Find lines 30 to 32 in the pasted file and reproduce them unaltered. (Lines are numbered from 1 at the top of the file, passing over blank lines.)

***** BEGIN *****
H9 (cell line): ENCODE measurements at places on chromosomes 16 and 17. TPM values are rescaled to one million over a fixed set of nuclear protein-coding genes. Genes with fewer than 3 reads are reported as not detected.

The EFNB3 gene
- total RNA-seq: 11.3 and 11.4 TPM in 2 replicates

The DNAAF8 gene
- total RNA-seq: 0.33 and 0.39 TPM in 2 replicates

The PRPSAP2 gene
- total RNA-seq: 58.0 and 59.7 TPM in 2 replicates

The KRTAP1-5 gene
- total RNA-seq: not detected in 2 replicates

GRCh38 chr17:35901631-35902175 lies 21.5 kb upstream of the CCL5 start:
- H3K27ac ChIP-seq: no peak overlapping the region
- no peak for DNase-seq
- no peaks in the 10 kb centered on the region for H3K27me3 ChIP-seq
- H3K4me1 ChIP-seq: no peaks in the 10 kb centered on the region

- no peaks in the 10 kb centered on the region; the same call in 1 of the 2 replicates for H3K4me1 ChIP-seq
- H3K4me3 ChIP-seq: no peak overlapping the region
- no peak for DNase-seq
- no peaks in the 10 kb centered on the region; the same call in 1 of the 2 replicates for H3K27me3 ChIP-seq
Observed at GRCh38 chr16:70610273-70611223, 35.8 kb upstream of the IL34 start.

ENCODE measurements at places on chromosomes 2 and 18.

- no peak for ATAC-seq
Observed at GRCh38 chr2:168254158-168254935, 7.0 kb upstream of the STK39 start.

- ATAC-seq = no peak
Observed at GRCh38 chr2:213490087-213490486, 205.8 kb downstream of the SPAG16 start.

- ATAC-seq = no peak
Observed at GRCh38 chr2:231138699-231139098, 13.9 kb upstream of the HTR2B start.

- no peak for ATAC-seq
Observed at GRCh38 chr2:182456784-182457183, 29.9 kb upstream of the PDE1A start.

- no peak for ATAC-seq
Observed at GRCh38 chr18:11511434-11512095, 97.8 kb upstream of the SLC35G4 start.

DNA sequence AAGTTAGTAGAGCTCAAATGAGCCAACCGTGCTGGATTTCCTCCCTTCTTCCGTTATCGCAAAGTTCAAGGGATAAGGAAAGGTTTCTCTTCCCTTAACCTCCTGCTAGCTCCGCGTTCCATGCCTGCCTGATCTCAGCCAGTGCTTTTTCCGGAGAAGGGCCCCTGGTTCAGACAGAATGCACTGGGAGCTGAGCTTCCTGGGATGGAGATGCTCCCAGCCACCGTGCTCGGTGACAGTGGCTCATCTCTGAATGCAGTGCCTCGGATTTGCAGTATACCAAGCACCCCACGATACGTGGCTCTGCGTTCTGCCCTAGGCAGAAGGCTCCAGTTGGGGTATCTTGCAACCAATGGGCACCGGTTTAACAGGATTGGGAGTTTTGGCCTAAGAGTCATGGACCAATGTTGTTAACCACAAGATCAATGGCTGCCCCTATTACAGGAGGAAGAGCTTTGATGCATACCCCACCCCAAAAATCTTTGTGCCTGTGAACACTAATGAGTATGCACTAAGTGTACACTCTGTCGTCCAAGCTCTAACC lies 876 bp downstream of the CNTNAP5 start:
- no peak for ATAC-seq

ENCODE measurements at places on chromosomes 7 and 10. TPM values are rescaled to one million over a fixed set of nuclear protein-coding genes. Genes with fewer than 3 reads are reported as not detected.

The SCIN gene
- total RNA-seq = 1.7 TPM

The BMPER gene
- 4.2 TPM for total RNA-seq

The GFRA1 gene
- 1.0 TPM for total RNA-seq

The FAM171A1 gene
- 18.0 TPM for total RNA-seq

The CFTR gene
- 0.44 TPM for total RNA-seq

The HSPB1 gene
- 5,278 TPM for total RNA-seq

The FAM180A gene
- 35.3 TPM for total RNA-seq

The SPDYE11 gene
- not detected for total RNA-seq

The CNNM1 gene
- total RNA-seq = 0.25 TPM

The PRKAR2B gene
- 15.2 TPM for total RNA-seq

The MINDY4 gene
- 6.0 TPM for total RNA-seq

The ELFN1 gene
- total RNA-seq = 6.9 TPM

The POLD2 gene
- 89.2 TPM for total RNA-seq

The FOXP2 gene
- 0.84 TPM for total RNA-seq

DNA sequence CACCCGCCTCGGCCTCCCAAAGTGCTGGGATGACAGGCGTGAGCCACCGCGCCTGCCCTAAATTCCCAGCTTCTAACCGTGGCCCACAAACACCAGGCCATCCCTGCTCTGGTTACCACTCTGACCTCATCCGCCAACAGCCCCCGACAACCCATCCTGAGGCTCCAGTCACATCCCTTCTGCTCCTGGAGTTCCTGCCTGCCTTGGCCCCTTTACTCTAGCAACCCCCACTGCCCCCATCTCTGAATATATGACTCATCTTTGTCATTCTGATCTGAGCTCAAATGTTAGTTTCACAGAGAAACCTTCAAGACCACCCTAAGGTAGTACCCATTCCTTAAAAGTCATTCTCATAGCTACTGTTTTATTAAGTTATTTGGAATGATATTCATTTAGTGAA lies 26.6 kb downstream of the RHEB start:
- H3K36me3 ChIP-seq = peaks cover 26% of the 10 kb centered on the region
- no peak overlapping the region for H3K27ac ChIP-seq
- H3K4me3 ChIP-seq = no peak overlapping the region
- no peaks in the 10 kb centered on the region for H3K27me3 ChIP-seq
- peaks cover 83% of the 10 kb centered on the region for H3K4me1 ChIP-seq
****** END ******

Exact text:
Observed at GRCh38 chr18:11511434-11512095, 97.8 kb upstream of the SLC35G4 start.

DNA sequence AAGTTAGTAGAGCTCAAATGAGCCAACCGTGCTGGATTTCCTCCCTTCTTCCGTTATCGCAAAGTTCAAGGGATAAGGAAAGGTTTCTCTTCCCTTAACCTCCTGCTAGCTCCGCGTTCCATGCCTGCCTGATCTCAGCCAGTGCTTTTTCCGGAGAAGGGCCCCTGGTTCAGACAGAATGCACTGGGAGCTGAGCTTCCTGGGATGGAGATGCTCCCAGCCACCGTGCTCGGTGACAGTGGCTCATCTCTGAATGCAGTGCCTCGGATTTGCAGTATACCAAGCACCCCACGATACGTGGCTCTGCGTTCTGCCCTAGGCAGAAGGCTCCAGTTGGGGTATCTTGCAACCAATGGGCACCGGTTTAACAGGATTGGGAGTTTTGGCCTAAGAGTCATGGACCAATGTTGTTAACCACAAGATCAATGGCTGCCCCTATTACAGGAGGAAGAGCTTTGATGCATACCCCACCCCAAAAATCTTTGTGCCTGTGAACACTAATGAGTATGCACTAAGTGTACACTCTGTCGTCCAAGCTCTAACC lies 876 bp downstream of the CNTNAP5 start:
- no peak for ATAC-seq